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Injury & Illness Prevention Plans: What you need to know

By: Bobby McIlquham

September 16, 2014

Over the past several years, we have seen significant increase in the construction industry, bringing a growth in contractor competiveness, thus pushing employees to higher demands. This ultimately exposes workers to greater hazards with the pressures to meet certain deadlines. With that being said, employee safety must be at the forefront to complete projects in a timely manner.

Companies across the country stress the importance of employee safety in all aspects relating to job responsibility and demands. Yet, too often employees and upper management over look certain hazards that exist. Thus, hazard recognition is not being applied throughout the duration of the project.

Safety has become a culture in which we, as individuals, must accept in order to continue keep the workforce to stay safe and to go home safely each day. One important aspect in which companies are successful in employee safety is promoting an Injury and Illness Prevention Plan (IIPP).

Why do we need injury and illness prevention programs? On average, more than 12 workers die on the job, resulting in over 4,500 deaths a year. Every year, more than 4.1 million workers suffer a serious job-related injury or illness.  This accounts for nearly $40 billion dollars per year (Occupational Safety & Health Administration). Most of these injuries and illnesses are preventable and in order to bring these numbers down, prevention must be a focus to all employers.

Nearly 3.0 million nonfatal workplace injuries and illnesses were reported by private industry employers in 2012, resulting in an incidence rate of 3.4 cases per 100 equivalent full-time workers, according to estimates from the Survey of Occupational Injuries and Illnesses (SOII) conducted by the U.S. Bureau of Labor Statistics. The rate reported for 2012 continues the pattern of statistically significant declines that, with the exception of 2011, occurred annually for the last decade (U.S Bureau of Labor Statistics).

Chart 1

Chart 2

 

These charts demonstrate a significant decrease in nonfatal occupational injury and illness incident rates from 2008 to 2012. This shows that industries are reducing overall numbers from days away from work, job transfers, medical expense, etc.

 A major factor that has played a role in these declining numbers is companies are not only implementing an Injury and Illness program but, companies are enforcing their safety protocol. IIPP are broken down into many key factors that include:

  • Worker Protection
    • Protecting your workers is the forefront of the program
  • Management Commitment
    • Must stand by the program; giving insight to a guided program process.
  • Responsibility
    • Compliance
      • Routine inspections of the jobsite, ensuring employee performance is in compliance with State and Federal laws.
    • Hazard Recognition
      • Identifying all exposed hazards and correcting them in a timely manner.
    • Incident/Accident Investigation
      • Conducting the investigation as quickly as possible, involving witnesses and other trades in the affective area.
  • Communication
    • Providing information back to superiors and upper management as the project progresses.
  • Employee Involvement (buy-in)
    • Creates overall moral between employees, supervisors and upper management with the demands that are brought forth to each individual.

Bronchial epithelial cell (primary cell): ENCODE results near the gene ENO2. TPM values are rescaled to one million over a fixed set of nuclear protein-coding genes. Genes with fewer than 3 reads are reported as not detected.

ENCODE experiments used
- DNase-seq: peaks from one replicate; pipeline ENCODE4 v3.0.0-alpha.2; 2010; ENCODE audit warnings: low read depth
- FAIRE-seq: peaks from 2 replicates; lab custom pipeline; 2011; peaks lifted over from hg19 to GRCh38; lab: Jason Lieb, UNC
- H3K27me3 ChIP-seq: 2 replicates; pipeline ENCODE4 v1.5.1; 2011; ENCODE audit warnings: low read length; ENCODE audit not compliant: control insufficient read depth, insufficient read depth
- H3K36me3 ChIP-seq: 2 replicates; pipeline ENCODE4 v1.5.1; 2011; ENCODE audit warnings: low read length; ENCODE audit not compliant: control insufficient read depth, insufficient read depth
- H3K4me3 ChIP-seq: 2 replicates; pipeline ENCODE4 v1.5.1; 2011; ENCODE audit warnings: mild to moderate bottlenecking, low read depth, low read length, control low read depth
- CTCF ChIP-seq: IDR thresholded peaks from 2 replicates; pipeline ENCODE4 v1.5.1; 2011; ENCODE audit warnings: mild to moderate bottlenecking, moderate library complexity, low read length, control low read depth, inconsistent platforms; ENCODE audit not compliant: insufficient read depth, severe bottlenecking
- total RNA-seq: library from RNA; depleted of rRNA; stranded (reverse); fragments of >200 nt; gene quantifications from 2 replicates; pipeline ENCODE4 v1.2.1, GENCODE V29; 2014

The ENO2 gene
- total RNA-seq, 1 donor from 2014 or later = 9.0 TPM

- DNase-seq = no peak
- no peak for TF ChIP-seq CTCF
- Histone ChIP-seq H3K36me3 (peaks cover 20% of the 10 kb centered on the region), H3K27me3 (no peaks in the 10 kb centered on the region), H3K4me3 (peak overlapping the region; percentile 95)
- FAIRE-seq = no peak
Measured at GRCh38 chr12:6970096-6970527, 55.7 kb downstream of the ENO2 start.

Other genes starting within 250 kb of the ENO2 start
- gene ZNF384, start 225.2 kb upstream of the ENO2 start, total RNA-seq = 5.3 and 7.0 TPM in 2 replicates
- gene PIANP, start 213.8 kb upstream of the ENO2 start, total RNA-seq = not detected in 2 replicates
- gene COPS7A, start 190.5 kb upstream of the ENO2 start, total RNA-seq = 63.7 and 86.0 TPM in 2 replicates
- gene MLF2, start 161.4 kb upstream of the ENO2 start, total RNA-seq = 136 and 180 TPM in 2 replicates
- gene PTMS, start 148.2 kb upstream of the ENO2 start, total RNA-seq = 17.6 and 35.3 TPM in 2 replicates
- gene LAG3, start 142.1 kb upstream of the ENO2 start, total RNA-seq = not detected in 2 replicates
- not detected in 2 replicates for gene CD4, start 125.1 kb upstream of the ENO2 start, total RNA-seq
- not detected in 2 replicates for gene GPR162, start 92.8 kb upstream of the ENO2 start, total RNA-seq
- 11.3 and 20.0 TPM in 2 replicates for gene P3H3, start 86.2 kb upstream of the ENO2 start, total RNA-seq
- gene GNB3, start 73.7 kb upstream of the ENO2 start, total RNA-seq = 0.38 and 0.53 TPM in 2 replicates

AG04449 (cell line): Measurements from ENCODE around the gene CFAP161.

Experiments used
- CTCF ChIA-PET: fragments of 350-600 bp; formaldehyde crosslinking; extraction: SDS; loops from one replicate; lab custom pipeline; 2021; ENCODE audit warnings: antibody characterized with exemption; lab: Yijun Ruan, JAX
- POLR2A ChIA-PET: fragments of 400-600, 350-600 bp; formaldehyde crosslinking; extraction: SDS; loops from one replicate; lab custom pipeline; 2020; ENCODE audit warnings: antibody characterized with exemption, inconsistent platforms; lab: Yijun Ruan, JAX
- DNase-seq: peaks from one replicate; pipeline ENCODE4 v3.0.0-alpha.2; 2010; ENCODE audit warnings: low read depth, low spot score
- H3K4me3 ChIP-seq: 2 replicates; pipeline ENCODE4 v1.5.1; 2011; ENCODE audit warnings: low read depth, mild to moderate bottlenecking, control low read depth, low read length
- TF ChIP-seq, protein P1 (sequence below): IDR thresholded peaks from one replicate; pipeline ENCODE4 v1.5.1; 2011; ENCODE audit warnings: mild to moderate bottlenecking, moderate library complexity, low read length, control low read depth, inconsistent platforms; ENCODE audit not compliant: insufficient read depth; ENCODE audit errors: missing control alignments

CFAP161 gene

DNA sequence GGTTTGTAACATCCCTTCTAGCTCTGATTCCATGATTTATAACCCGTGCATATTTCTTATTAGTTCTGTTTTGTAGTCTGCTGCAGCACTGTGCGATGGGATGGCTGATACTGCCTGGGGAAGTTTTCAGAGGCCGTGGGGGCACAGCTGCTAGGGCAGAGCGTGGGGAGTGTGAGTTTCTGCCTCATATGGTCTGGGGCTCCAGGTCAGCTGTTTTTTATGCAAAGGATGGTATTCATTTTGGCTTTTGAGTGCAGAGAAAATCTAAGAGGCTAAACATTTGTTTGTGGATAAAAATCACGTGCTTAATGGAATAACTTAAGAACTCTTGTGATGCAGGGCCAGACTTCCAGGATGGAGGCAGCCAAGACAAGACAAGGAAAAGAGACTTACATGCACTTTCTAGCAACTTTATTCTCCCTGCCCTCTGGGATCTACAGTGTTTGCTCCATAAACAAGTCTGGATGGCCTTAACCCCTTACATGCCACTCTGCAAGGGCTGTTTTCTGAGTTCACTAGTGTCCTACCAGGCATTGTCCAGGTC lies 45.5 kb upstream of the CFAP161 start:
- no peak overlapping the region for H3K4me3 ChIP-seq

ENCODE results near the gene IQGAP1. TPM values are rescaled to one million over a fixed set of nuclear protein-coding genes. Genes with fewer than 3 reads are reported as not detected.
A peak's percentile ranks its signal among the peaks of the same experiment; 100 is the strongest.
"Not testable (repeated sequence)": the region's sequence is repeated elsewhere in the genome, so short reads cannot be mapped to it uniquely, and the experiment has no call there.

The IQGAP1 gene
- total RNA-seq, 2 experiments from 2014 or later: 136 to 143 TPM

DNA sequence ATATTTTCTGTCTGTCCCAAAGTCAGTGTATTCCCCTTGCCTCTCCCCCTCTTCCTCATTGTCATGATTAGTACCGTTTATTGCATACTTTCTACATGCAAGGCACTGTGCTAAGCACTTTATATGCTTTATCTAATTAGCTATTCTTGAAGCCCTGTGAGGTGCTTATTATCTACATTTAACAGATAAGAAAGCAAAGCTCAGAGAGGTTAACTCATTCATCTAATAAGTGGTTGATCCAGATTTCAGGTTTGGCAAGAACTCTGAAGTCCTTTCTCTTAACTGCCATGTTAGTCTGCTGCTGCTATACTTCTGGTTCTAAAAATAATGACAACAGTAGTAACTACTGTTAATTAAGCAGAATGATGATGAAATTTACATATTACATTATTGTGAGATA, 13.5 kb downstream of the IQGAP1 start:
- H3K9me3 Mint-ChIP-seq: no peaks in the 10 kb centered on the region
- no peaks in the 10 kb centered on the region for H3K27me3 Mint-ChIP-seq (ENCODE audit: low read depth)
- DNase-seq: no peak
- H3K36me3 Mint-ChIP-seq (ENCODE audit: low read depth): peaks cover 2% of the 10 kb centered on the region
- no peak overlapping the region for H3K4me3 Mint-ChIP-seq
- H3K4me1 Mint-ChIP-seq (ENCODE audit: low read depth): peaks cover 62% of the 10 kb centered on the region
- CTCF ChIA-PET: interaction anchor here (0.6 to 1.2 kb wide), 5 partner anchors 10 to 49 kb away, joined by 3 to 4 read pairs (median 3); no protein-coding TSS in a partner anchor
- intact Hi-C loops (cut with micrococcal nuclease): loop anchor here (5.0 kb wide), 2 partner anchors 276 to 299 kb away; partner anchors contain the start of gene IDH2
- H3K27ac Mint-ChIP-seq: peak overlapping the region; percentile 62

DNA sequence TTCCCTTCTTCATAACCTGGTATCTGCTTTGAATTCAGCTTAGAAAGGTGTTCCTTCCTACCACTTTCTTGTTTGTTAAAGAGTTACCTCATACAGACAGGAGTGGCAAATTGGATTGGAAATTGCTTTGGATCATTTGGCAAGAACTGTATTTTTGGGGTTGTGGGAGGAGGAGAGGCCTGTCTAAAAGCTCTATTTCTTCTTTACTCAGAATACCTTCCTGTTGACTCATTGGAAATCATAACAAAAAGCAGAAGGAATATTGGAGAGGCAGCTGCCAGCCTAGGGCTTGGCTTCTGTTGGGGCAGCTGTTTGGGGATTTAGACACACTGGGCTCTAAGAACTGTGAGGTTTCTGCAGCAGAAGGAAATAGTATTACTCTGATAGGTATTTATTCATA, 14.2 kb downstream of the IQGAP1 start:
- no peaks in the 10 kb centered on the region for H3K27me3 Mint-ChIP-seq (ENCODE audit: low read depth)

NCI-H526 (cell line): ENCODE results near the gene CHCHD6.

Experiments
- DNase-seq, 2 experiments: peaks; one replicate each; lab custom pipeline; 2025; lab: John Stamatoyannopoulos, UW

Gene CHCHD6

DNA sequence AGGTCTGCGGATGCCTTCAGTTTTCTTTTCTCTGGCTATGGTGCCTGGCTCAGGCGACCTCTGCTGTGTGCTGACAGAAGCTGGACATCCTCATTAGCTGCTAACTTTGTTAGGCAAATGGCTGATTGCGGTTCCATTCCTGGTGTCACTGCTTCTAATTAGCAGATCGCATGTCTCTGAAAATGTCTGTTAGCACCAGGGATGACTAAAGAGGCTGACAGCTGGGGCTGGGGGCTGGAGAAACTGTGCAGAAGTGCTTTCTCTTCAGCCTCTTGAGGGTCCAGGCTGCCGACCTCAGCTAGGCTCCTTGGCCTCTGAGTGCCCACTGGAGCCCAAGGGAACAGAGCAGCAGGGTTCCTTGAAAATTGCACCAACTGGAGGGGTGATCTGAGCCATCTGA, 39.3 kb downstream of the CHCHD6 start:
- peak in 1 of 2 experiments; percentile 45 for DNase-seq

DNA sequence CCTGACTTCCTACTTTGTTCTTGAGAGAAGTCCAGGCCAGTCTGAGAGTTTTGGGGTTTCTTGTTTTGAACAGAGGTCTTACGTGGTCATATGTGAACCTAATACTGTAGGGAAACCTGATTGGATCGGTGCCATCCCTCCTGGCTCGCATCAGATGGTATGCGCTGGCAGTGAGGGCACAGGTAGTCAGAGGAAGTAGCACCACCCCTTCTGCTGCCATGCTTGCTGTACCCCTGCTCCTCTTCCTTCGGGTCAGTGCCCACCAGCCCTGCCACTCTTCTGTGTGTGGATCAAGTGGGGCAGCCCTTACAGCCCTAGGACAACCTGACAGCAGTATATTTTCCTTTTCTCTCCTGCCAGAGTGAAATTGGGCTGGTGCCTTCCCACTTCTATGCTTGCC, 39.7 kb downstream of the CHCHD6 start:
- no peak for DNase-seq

• Employee Training
    • Periodic training/retraining on a routine basis.

These aspects are key factors to your IIPP. Implementing these factors into your program will show success. These items can help your company with a lower direct and indirect cost from insurance claims, lost wages, potential OSHA fines and lost productivity. How will these numbers be lower?

Protecting your workers should be a concern on every jobsite from a safety and health standpoint, with hazards that exist. Delegating responsibility to certain members (experienced workers or supervisors) to the IIPP will give them focus to certain attributes to stay on top of the overall meaning of the program itself. Identifying/ controlling hazards and disciplining employees who perform unsafe acts that are against the established policies is key to having a successful program through routine safety inspections.

Those established tie into the communication process through involvement with field employees and supervisors. Field employees are the frontrunners to the program. They are exposed to the greatest demands which are brought forth to them. With that being said, communication from the employees to supervisors must be taken in consideration when evaluating the program’s success.   If a problem occurs with a certain job task, that communication must be brought to upper management immediately from the supervisor to solve the situation, thus educating the employee’s safety factor. Once that communication has been brought back to the employee, this shows that the employee has been included in the program, thus bringing employee buy-in. This creates improved better moral to all field employees, showing that they are being heard when a problem or situation arises.

By implementing these simple factors into your program, your IIPP will be successful, will reduce overall direct and indirect cost associated to worker compensation claims, medical cost and litigations. It creates better business to your company when bidding on future projects. 

 

 

References

News Release (November 2013). Bureau of Labor Statistics-United States Department of Labor. Retrieved from

http://www.bls.gov/news.release/pdf/osh.pdf

 

United States Department of Labor. Injury and Illness Prevention Program. Retrieved from

https://www.osha.gov/dsg/topics/safetyhealth/implementation.html

 


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